Adversarial Networks for the Detection of Aggressive Prostate Cancer

02/26/2017 ∙ by Simon Kohl, et al. ∙ 0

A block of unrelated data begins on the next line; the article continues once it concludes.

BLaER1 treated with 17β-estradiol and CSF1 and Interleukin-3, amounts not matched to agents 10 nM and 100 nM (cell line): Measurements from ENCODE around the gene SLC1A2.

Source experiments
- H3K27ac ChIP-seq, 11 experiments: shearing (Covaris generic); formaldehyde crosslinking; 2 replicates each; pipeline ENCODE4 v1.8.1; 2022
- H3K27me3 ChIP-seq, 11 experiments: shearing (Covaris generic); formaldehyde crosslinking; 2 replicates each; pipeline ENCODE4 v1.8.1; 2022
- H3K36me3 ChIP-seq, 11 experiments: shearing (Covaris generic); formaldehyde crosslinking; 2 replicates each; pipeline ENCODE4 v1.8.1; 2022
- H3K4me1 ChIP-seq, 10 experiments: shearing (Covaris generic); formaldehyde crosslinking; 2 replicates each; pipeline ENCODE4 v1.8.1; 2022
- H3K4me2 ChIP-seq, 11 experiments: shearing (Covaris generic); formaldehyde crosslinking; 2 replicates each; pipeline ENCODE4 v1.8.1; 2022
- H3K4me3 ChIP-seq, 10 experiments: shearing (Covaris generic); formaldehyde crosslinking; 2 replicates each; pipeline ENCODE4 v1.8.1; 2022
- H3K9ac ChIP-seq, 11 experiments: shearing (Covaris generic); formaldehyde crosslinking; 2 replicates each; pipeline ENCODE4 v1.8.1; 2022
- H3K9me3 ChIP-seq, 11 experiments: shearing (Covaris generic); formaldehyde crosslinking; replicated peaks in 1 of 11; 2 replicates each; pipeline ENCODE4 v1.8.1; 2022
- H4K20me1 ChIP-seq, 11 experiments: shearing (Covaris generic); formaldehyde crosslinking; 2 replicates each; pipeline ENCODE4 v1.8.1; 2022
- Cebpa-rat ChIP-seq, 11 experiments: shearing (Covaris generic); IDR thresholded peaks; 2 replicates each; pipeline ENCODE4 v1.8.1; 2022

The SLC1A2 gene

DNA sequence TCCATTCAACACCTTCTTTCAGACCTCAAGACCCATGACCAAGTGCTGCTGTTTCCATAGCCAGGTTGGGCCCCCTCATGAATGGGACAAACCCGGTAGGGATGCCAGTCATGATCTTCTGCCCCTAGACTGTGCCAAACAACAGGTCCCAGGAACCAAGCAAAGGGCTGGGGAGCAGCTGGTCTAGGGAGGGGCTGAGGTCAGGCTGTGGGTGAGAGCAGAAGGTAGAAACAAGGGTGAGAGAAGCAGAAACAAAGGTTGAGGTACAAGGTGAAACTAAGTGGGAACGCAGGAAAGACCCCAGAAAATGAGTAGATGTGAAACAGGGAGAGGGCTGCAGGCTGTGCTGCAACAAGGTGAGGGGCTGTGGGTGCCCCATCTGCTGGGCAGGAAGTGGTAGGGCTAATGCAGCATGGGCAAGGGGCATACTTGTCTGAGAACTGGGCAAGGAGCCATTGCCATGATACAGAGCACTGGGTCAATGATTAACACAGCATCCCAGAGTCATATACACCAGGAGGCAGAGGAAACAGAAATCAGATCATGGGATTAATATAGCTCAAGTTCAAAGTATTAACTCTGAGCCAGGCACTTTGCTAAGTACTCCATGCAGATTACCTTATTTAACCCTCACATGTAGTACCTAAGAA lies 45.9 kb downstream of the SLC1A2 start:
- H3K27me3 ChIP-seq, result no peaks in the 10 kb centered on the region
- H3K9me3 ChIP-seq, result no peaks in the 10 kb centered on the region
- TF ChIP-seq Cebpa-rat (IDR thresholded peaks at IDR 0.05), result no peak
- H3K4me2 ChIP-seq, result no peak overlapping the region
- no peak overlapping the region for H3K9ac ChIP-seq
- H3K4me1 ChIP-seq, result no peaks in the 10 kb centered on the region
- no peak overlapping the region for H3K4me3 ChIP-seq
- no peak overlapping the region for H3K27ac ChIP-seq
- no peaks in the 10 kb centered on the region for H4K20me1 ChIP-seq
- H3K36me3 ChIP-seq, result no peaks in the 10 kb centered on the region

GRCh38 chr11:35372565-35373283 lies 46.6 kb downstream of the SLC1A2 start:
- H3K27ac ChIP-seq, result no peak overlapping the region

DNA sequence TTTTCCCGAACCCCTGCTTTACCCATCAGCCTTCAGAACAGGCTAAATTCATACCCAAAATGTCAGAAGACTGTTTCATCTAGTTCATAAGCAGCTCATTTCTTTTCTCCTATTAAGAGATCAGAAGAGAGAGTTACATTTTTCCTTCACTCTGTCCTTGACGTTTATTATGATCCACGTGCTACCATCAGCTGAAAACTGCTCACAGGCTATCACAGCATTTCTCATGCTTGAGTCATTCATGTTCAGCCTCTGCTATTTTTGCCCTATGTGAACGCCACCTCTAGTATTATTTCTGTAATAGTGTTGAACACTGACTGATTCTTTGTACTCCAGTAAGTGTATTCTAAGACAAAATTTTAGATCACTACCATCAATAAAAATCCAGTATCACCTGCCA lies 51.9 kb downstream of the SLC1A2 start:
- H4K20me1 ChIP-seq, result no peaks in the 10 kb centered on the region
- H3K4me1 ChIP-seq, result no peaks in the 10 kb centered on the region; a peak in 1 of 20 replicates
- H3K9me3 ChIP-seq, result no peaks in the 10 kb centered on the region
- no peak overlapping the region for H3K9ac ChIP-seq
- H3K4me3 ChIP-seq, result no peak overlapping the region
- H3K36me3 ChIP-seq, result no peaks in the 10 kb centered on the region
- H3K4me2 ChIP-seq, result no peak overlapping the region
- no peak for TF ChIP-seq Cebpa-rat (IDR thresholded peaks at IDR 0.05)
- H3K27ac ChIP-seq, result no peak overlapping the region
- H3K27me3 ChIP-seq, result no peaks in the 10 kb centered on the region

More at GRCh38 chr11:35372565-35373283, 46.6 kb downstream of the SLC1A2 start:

Semantic segmentation constitutes an integral part of medical image analyses for which breakthroughs in the field of deep learning were of high relevance. The large number of trainable parameters of deep neural networks however renders them inherently data hungry, a characteristic that heavily challenges the medical imaging community. Though interestingly, with the de facto standard training of fully convolutional networks (FCNs) for semantic segmentation being agnostic towards the `structure' of the predicted label maps, valuable complementary information about the global quality of the segmentation lies idle. In order to tap into this potential, we propose utilizing an adversarial network which discriminates between expert and generated annotations in order to train FCNs for semantic segmentation. Because the adversary constitutes a learned parametrization of what makes a good segmentation at a global level, we hypothesize that the method holds particular advantages for segmentation tasks on complex structured, small datasets. This holds true in our experiments: We learn to segment aggressive prostate cancer utilizing MRI images of 152 patients and show that the proposed scheme is superior over the de facto standard in terms of the detection sensitivity and the dice-score for aggressive prostate cancer. The achieved relative gains are shown to be particularly pronounced in the small dataset limit.

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